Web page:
07/26/2013 06:20 pm ET Updated Dec 06, 2017

My Government Recognizes My Marriage and Welcomes My Wife! Karin Got Her Green Card!

Finally, long years of being sad and separated are over for my wife and me, as well as for thousands more same-sex binational families. Since the Supreme Court dismissed Section 3 of the Defense of Marriage Act (DOMA) on June 26, 2013, my wife is my wife in Uncle Sam's eyes. That's a big relief!

Less than a month later, on July 23, 2013, my wife Karin Bogliolo, a UK national, received her green card.


Karin with her green card. Victory!

Now she can be with me legally and safely in the United States. She can travel on her own or with me and return safely through the U.S. residents' line at border-crossing customs desks. Our future is ours to plan; travel taken and time spent doing it are not at the whim of the U.S. government anymore but at the realities of our bank account and the limitations or expansiveness of our wanderlust. That's the way it should be, and now it is. But this didn't just happen overnight, or in less than a month.

Our trail started when we met in 2005. We met in America, online. Karin was visiting in Oregon. We met because she liked my profile and photos, so she clicked on me. She didn't know I would be notified, so she was surprised a few days later when I sent her a message and asked why she liked me and clicked on me. Then she struggled with her feelings but decided to respond to me. Then it was Internet ping-pong for a few days. Then I called her. Then we talked on the phone a few more times. Then she asked me to be her date at a PFLAG dance/fundraiser in Ashland, Ore. I told her I didn't dance. She said she didn't either. So I went, and we had a fun long weekend. That sort of sealed the deal and started the story that our lives are unfolding.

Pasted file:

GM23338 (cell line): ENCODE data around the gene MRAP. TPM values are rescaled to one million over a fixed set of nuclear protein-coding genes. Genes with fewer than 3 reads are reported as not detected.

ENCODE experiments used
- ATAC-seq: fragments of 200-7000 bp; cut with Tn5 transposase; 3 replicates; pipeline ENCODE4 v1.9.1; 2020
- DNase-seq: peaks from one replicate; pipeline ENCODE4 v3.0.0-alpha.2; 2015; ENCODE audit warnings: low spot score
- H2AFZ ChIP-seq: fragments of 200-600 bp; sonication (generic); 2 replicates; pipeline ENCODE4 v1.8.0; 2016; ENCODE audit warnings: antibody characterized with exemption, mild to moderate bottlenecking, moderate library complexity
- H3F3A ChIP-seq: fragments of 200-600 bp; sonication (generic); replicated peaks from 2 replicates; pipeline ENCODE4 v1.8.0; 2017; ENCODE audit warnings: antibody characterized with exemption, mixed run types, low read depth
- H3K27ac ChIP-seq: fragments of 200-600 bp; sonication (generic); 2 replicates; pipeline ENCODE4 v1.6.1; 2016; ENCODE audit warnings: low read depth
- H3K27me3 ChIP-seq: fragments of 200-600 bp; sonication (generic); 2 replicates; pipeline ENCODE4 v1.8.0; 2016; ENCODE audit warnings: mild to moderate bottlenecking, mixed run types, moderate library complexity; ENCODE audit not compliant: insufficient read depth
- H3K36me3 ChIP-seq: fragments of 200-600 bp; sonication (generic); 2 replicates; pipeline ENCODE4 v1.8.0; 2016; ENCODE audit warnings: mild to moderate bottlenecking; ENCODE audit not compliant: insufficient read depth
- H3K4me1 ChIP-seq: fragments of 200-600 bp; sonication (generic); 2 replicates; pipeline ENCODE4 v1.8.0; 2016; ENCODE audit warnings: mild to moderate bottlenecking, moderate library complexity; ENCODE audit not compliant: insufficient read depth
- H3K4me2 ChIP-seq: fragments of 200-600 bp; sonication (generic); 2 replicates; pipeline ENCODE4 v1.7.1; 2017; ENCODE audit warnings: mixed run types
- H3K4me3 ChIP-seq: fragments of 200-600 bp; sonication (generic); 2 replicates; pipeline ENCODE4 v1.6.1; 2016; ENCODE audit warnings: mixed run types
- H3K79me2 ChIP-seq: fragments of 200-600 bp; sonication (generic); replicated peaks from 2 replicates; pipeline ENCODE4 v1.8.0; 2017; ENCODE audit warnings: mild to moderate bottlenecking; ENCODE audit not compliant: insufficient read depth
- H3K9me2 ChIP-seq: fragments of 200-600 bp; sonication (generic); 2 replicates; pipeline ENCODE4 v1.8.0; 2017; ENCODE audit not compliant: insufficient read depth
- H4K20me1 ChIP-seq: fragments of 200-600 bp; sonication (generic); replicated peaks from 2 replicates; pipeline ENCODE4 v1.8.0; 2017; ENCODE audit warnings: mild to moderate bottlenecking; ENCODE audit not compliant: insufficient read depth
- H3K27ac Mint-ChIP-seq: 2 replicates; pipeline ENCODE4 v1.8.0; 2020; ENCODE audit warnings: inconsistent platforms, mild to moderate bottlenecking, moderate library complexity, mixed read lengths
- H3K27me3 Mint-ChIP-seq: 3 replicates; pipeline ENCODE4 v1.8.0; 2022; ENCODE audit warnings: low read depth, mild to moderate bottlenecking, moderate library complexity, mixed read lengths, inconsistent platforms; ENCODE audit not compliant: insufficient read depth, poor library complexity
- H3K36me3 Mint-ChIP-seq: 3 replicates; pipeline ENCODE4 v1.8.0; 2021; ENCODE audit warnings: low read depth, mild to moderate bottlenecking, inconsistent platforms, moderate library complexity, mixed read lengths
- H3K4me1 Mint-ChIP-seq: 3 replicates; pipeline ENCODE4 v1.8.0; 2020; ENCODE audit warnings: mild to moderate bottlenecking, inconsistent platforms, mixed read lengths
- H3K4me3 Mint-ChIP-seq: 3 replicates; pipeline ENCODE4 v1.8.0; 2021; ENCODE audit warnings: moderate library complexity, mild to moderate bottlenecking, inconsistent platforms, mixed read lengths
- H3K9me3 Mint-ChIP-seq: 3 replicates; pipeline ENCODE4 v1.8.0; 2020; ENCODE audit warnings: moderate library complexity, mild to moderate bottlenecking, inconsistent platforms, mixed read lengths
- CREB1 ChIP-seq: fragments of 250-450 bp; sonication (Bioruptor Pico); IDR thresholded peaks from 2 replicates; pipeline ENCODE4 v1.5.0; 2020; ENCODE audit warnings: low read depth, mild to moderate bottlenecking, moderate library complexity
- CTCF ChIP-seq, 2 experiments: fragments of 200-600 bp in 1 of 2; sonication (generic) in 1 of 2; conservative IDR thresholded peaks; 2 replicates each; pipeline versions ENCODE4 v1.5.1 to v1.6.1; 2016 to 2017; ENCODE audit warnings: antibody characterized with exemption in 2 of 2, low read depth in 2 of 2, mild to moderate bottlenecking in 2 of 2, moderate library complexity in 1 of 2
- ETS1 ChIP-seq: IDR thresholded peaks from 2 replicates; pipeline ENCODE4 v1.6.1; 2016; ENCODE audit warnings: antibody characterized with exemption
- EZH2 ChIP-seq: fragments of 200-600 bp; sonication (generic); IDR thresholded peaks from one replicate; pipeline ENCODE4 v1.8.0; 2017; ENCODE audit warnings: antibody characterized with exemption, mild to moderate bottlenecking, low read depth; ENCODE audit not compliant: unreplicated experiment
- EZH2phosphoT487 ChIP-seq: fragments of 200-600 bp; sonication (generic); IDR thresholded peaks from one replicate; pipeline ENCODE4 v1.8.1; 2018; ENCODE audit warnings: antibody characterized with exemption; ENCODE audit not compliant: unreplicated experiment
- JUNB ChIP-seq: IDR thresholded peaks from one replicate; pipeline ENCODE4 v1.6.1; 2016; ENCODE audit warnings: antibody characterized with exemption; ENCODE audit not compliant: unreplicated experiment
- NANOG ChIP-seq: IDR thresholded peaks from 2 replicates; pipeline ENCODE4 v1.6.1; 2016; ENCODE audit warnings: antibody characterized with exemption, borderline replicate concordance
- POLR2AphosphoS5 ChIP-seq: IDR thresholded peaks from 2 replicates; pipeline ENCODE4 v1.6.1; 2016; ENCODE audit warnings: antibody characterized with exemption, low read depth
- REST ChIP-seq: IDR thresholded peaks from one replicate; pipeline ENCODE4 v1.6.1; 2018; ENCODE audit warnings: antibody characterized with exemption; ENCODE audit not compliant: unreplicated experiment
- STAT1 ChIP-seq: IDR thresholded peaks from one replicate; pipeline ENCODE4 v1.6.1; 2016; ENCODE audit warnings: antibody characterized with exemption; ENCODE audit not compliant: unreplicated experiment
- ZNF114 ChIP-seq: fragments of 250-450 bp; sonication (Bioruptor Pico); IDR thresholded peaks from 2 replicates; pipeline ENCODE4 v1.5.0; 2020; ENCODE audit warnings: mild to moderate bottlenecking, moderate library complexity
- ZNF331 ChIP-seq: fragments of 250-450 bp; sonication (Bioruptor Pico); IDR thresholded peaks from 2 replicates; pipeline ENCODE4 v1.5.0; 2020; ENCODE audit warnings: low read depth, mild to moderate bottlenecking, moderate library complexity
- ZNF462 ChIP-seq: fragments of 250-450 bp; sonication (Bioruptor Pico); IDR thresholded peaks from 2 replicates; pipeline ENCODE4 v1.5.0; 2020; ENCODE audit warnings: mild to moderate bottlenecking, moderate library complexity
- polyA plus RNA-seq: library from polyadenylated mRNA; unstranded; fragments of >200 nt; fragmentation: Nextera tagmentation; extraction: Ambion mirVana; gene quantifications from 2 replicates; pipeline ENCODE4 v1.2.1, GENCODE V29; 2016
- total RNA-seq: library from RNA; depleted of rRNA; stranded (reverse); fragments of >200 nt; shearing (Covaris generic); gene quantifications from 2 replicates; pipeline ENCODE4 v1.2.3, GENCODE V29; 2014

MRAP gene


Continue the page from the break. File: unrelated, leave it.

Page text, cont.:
Soon after that dance, Karin came to California for Christmas and my birthday. Then we waited to see what would happen. Long story short, we committed to each other in 2006. We had a commitment ceremony and became registered domestic partners in California on Valentine's Day 2007. In 2008 Karin left for six months again, only to be detained for hours at the San Francisco International Airport and questioned by Immigration and Customs Enforcement (ICE) when we returned together. She was told to leave for a long time because she was coming to the U.S. too often.

So that we could be together more than apart, I took early retirement, and in May 2009 I drove to Canada to meet Karin, who had been out of the U.S. for almost a year.

By 2011 we decided to marry (marry marry, not skim-milk marry, to borrow Supreme Court Justice Ruth Bader Ginsberg's phrase) and eloped to Vermont, where we were married in a bed and breakfast by a justice of the peace. Our witnesses, enthralled with the romantic story, were the owner and staff of the Inn at Mount Snow.

Less than a year later I took the plunge, the risk, of applying for a green card for my wife, though it was against the law because DOMA was in place. We met the first two requirements, Karin's medical exam and biometrics appointments, and then waited for our marriage interview. Because of conflicts with our lawyer's schedule and the dates we were given, several postponements happened, and we finally met with a United States Citizenship and Immigration Services (USCIS) officer on Sept. 7, 2012, in San Jose.